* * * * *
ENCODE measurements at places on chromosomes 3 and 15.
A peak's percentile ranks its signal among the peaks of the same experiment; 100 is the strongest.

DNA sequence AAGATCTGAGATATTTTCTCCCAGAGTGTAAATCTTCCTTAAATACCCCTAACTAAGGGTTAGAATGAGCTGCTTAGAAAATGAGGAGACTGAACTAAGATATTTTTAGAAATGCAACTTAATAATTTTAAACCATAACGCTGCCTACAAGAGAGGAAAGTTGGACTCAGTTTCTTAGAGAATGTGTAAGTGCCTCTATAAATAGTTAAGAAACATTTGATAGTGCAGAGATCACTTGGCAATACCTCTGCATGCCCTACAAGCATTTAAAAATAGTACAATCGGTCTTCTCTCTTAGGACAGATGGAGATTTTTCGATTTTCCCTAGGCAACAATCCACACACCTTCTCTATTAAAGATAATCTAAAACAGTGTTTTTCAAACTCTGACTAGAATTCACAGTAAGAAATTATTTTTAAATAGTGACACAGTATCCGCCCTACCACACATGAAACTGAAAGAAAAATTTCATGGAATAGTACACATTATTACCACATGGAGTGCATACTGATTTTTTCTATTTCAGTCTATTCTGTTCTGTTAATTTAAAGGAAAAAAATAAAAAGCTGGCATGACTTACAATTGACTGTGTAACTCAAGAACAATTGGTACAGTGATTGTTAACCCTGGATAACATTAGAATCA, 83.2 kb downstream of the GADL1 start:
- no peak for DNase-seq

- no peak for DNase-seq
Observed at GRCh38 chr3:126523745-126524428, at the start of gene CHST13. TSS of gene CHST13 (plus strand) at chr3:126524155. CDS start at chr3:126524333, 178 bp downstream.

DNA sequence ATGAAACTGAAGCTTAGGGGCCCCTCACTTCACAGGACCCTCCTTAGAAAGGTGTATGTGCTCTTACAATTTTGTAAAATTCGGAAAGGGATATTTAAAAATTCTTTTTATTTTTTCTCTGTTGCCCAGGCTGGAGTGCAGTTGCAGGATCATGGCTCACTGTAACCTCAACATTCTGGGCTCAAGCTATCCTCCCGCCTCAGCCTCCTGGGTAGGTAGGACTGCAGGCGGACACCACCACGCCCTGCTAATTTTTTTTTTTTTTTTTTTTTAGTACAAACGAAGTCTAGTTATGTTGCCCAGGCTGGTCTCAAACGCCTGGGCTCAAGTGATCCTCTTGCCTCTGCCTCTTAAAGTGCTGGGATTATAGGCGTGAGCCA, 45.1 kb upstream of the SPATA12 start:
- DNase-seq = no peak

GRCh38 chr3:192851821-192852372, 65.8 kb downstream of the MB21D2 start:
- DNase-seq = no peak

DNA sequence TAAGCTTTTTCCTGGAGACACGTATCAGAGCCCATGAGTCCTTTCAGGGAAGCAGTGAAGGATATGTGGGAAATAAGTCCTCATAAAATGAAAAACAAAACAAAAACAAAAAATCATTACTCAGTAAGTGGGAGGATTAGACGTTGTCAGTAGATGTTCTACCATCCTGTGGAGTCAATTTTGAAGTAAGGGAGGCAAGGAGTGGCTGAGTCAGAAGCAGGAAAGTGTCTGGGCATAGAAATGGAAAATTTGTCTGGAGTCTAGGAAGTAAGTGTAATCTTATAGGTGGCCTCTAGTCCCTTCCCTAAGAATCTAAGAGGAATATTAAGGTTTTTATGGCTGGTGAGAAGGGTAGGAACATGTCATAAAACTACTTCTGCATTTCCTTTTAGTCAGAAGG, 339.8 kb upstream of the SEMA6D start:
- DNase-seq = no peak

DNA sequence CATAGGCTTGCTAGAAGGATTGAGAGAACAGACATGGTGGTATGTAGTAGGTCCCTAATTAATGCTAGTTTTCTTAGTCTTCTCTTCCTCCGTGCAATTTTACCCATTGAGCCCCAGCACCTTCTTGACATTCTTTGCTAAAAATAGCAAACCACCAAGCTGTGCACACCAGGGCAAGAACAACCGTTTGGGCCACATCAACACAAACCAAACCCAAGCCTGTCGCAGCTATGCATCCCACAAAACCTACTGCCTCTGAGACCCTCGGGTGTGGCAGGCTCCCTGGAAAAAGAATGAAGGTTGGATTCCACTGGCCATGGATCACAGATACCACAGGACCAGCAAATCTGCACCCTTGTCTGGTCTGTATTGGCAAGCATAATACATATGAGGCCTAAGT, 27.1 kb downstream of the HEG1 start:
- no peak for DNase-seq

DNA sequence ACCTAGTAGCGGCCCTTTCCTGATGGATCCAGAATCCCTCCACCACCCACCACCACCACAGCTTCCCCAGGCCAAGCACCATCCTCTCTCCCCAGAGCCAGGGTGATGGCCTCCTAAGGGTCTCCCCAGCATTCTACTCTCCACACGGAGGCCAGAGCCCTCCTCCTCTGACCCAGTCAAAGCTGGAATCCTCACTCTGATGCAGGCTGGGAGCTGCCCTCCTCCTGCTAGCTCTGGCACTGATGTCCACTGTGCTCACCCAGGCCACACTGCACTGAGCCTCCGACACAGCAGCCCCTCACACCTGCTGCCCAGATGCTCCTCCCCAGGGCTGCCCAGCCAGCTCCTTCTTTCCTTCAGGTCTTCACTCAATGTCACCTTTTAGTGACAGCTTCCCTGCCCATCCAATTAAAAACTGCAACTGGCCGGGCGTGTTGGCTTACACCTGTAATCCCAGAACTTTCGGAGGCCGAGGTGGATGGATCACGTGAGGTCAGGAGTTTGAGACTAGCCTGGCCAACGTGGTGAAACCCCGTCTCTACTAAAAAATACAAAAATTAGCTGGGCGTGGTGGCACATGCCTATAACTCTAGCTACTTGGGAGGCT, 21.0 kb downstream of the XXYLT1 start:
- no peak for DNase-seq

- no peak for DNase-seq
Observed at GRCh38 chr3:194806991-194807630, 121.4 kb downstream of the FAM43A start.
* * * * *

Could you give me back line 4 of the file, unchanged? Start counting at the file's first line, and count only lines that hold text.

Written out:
- no peak for DNase-seq